Home Affairs Minister Aaron Motsoaledi says he has been left disappointed by spats among MPs and other stakeholders on the issue of polyandry after the introduction of the Green Paper. File picture: Oupa Mokoena/African News Agency(ANA)
Home Affairs Minister Aaron Motsoaledi says he has been left disappointed by spats among MPs and other stakeholders on the issue of polyandry after the introduction of the Green Paper. File picture: Oupa Mokoena/African News Agency(ANA)

Parliamentary spats over polyandry disappoints Home Affairs Minister Aaron Motsoaledi

By Siyabonga Mkhwanazi Time of article published May 19, 2021

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Cape Town - Home Affairs Minister Aaron Motsoaledi says he has been left disappointed by spats among MPs and other stakeholders on the issue of polyandry after the introduction of the Green Paper.

Motsoaledi told Parliament on Wednesday that many people were raising their voices without reading the Green Paper.

He said polyandry is one of a number of issues raised by the paper regarding marriages in South Africa.

He said what the public needs to do is to engage the Green Paper and make their own submissions.

He said the green paper was not the final product of government work on marriages.

It was a consultative process, said Motsoaledi, during the budget vote of his department.

“Honourable House chair, the current Marriages Statute does not recognise certain customary marriages that are conducted in certain African communities, including in royal families. It is by these realities that I outlined above, which are by no means exhaustive, that the department was prompted into action to start discussions about marriage policy for the country,” said Motsoaledi.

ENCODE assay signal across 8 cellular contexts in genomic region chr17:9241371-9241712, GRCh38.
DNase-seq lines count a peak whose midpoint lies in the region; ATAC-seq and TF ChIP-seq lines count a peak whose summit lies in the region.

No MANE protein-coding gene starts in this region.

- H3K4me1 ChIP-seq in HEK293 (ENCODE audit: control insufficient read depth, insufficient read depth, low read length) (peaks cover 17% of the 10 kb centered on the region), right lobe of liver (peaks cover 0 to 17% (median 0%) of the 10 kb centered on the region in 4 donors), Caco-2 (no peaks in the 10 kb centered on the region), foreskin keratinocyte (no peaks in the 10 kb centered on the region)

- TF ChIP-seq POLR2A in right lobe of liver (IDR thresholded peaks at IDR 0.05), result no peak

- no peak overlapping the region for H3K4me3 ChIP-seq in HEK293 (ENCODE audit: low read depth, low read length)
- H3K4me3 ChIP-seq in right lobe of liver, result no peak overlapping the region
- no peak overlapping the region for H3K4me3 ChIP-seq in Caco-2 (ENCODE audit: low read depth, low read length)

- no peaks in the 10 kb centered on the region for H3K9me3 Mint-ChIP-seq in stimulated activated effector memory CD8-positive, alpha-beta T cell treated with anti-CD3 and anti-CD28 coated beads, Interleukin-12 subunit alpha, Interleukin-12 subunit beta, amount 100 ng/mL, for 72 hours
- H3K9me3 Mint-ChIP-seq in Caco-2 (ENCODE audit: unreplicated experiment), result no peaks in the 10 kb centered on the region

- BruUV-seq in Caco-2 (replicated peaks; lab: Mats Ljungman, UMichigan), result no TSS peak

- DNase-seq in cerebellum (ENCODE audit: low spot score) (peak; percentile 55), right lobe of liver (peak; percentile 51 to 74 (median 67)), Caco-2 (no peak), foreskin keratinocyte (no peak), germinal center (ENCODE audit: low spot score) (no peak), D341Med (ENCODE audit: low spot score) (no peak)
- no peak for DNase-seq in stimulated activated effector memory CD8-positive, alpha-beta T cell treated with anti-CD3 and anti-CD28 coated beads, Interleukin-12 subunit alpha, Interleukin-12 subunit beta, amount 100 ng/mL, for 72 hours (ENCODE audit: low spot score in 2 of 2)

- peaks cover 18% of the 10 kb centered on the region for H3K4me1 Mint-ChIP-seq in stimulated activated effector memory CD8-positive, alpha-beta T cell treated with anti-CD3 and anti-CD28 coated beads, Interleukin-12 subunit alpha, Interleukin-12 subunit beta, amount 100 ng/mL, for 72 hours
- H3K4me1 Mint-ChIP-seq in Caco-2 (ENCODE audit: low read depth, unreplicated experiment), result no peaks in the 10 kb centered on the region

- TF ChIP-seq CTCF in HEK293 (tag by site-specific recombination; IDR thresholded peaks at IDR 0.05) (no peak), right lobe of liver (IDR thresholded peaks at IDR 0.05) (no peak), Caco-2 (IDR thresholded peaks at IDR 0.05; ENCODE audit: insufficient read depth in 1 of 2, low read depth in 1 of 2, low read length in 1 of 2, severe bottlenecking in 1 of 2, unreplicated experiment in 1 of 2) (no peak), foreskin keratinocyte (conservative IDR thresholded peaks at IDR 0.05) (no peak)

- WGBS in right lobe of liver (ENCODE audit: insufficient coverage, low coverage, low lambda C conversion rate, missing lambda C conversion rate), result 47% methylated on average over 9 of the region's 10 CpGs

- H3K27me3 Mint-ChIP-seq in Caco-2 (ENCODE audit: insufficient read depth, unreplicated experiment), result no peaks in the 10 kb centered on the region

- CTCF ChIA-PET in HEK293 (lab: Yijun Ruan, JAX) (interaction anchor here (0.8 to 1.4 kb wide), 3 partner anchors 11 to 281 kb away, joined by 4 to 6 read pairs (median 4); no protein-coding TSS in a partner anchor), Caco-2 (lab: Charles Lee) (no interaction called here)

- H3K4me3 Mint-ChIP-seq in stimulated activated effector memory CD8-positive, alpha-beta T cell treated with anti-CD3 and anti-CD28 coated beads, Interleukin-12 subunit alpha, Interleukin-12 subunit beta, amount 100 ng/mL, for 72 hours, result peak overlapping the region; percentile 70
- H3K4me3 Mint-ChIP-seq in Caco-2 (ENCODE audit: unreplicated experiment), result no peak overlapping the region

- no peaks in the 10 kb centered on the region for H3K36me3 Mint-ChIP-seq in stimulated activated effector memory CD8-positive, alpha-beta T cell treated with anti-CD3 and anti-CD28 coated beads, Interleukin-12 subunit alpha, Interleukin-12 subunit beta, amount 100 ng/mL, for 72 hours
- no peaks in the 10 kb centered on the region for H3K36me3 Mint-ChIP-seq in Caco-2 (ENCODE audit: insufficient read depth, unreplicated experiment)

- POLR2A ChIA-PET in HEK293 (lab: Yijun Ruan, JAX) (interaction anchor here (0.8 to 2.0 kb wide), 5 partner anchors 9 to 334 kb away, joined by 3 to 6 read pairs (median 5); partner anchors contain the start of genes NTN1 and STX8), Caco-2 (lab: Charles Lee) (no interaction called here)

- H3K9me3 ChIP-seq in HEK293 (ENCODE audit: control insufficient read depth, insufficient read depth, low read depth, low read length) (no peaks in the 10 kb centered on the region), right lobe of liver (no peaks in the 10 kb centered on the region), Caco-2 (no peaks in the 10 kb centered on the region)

“Our starting point was to convene ministerial dialogues throughout the country, starting in August 2019. I personally attended and listened to religious leaders of various denominations and communities to academics, gender activists and many more. We recorded everything that stakeholders told us in the ministerial dialogues. We put those records in the form of a Green Paper to enable society to start the dialogue even before we come to Parliament,” he said.

“Honourable chair, it was with a deep sense of disappointment that the envisaged national dialogues turned into a war of words and cynicism about one - and only one - of the issues that were raised in the ministerial dialogues, the issue of polyandry, which, like all others I mentioned above, was raised by some of the participants at the ministerial dialogues,” said Motsoaledi.

He said communities and other stakeholders would continue to engage on the green paper.

This was not the final product on the issue of marriages in South Africa.

He said communities would have to wait until the process has been completed.

The public has until the end of June to make comment on the green paper.

IOL

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